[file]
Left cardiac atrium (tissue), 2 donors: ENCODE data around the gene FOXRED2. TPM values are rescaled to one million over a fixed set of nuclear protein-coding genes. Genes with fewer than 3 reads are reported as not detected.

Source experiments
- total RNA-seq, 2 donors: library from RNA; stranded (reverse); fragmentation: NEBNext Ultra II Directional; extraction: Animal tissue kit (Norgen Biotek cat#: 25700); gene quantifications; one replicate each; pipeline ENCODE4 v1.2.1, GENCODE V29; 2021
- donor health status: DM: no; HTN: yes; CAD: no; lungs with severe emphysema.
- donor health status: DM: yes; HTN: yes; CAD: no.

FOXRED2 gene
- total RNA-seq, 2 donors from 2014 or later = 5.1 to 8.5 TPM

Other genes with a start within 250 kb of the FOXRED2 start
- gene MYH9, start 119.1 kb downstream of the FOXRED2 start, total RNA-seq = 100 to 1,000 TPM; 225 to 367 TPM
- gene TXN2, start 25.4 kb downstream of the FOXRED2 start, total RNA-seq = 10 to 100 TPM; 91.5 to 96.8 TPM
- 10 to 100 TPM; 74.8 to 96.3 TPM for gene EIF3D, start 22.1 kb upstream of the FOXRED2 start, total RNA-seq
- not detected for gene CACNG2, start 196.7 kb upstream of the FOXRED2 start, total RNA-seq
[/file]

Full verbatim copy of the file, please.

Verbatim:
Left cardiac atrium (tissue), 2 donors: ENCODE data around the gene FOXRED2. TPM values are rescaled to one million over a fixed set of nuclear protein-coding genes. Genes with fewer than 3 reads are reported as not detected.

Source experiments
- total RNA-seq, 2 donors: library from RNA; stranded (reverse); fragmentation: NEBNext Ultra II Directional; extraction: Animal tissue kit (Norgen Biotek cat#: 25700); gene quantifications; one replicate each; pipeline ENCODE4 v1.2.1, GENCODE V29; 2021
- donor health status: DM: no; HTN: yes; CAD: no; lungs with severe emphysema.
- donor health status: DM: yes; HTN: yes; CAD: no.

FOXRED2 gene
- total RNA-seq, 2 donors from 2014 or later = 5.1 to 8.5 TPM

Other genes with a start within 250 kb of the FOXRED2 start
- gene MYH9, start 119.1 kb downstream of the FOXRED2 start, total RNA-seq = 100 to 1,000 TPM; 225 to 367 TPM
- gene TXN2, start 25.4 kb downstream of the FOXRED2 start, total RNA-seq = 10 to 100 TPM; 91.5 to 96.8 TPM
- 10 to 100 TPM; 74.8 to 96.3 TPM for gene EIF3D, start 22.1 kb upstream of the FOXRED2 start, total RNA-seq
- not detected for gene CACNG2, start 196.7 kb upstream of the FOXRED2 start, total RNA-seq